Stanley reluctantly takes Gabriel’s offer for a job apparently involving some kind of bank robbery happening four days later in an opening flash-forward. Ginger is basically the honeypot, looking amazing and acting suggestive to lure him in – sticking her butt out to hit a golf ball, finding reasons to mention his dick. From the looks of this shot shortly after she kneels down in front of him “to tie his shoes,” it works.
These people use sex as a weapon – when they first meet him they tell him he has one minute to break into a government database, and point a gun to his head and have a woman he was just introduced to blow him. According to Wikipedia, that actress, Laura Lane, went on to become the President of Global Public Affairs at UPS and a member of the Business Advisory Council for Africa. One day she’s playing demeaning bit parts like this and “Hot Girl” on some TV show I never heard of, the next she’s being interviewed for the Frontline special Ghosts of Rwanda about her efforts as a diplomat during the genocide. Truth really is stranger than fiction, huh?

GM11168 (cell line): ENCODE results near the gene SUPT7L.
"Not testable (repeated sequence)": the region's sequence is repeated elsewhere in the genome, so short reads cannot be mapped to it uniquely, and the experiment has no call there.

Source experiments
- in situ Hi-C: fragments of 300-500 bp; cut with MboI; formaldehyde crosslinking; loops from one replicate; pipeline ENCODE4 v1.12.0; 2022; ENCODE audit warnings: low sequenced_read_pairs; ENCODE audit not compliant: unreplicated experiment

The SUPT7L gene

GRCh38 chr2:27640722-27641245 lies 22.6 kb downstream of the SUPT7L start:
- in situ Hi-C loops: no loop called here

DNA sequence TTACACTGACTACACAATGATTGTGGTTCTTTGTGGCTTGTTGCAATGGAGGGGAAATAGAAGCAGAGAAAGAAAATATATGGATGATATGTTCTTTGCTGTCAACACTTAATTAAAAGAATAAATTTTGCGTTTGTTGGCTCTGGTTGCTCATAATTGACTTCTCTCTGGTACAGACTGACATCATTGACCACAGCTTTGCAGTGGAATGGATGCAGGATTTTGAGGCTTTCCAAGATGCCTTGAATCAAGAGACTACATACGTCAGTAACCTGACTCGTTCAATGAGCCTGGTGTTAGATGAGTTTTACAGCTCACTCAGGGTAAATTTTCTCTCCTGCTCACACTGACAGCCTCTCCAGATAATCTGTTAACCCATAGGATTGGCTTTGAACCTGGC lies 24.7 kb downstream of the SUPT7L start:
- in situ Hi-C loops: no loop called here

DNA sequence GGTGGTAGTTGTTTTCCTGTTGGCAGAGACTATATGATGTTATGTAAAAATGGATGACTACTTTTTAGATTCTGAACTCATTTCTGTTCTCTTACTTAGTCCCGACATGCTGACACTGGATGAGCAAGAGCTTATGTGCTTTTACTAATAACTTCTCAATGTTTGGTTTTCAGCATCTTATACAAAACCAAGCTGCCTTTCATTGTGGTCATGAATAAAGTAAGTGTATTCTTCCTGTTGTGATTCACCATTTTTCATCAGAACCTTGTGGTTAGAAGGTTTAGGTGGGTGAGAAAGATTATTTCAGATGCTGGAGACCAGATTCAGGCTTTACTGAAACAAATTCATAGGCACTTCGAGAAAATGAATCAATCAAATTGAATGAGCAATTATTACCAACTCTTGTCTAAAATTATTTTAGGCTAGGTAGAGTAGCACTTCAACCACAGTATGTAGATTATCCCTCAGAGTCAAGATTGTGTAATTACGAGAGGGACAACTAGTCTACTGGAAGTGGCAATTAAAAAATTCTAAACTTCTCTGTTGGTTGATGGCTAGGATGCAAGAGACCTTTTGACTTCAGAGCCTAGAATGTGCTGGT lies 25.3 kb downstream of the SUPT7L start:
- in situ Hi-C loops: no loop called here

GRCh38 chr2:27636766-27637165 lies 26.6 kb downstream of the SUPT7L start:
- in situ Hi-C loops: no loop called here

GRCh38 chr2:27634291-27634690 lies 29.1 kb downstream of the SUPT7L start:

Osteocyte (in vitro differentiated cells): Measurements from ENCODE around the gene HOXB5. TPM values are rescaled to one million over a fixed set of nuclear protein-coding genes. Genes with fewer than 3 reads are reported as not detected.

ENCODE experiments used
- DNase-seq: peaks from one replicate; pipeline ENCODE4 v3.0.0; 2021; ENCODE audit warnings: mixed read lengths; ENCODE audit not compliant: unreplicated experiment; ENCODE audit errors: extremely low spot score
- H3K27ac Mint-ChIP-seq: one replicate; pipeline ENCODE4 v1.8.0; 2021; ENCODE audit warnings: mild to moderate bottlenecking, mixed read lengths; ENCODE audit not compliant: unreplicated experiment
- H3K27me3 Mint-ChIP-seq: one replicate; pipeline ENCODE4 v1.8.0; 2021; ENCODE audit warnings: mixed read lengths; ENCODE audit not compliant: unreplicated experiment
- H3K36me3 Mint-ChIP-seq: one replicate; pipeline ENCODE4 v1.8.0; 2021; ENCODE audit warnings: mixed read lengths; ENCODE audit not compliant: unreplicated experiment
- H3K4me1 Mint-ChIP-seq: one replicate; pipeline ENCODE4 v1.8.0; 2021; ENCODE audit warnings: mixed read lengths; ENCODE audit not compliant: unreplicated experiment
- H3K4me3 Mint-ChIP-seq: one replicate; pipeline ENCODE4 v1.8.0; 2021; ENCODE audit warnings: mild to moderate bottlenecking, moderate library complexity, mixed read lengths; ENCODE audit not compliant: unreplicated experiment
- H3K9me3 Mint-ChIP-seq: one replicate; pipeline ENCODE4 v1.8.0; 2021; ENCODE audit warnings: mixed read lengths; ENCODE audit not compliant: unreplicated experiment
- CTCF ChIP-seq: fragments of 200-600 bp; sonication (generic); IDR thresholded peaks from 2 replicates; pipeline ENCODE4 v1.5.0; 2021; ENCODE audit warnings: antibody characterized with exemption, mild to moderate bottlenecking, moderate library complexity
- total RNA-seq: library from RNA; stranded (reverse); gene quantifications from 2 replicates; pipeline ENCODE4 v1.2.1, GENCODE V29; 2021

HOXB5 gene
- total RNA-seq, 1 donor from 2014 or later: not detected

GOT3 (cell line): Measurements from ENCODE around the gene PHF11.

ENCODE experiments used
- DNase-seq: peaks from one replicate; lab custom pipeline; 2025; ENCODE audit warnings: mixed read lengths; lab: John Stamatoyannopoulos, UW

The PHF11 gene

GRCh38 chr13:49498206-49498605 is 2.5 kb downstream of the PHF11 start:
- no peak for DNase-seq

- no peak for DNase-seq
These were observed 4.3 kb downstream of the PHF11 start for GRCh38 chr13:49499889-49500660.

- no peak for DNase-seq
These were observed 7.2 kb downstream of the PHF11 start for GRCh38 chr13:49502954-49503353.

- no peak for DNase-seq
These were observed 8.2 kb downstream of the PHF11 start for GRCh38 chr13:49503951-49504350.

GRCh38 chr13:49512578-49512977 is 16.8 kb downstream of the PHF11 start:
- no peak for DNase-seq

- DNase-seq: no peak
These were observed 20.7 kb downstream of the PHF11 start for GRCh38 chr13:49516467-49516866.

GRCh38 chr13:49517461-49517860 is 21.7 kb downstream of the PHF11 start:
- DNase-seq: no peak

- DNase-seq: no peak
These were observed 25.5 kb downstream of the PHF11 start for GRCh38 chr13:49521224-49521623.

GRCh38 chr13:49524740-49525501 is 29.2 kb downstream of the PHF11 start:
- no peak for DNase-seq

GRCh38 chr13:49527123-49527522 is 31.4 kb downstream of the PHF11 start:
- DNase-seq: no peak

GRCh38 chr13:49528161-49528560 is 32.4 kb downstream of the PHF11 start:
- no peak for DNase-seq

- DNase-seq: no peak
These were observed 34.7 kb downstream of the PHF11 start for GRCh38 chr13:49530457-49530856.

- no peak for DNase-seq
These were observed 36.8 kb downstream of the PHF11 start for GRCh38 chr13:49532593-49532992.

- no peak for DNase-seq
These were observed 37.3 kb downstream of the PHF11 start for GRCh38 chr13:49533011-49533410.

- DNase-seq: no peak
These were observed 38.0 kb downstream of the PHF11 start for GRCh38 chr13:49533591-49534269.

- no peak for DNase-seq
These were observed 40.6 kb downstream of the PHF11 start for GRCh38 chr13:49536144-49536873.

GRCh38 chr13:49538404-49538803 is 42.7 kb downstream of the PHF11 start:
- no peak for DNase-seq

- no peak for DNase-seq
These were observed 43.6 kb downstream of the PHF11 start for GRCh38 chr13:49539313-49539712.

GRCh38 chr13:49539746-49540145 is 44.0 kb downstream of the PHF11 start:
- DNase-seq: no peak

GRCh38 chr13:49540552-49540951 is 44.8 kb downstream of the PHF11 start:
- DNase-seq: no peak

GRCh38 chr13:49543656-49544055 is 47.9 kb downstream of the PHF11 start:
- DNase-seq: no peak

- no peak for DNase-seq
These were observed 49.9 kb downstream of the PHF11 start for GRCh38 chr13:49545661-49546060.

Well, not really in this case, because the IMDb profile and articles about the UPS lady give different birth places, and their photos don’t really look like the same person. I’m pretty sure somebody mistakenly combined two separate Laura Lanes into one Ultra-Laura-Lane.
Still, VERY unprofessional job interview in this scene, in my opinion. But this was before yelp and stuff so they get away with it.
Ginger convinces Stanley that it’s a quick job that can pay his legal bills, and he doesn’t have to feel bad about it. Probly similar to the pitch they gave Berry to get her in the movie – she reportedly got them to add an extra half million onto her $2 million. That’s the most she’d been paid at that point, but still bullshit because Travolta got $20 million! Even the Church of Scientology would have to admit that Berry’s brief sunbathing scene was a bigger draw than Travolta.
Ginger does get a little more complex later, and Berry’s presence (I’m not being suggestive here, I’m serious) does makes the movie more enjoyable, so I’m not mad at her for taking the paycheck.
The movie has a pretty flashy look with digitally enhanced colors (mostly green). We know it takes place either in L.A. or the Middle East, because some of it is tinted almost as yellow as THE CROW: CITY OF ANGELS. The opening credits are in jittery VHS for no apparent reason but as a whole it’s not stylized in a very intrusive way, like Avid-farts or confusingly fast editing, so it works.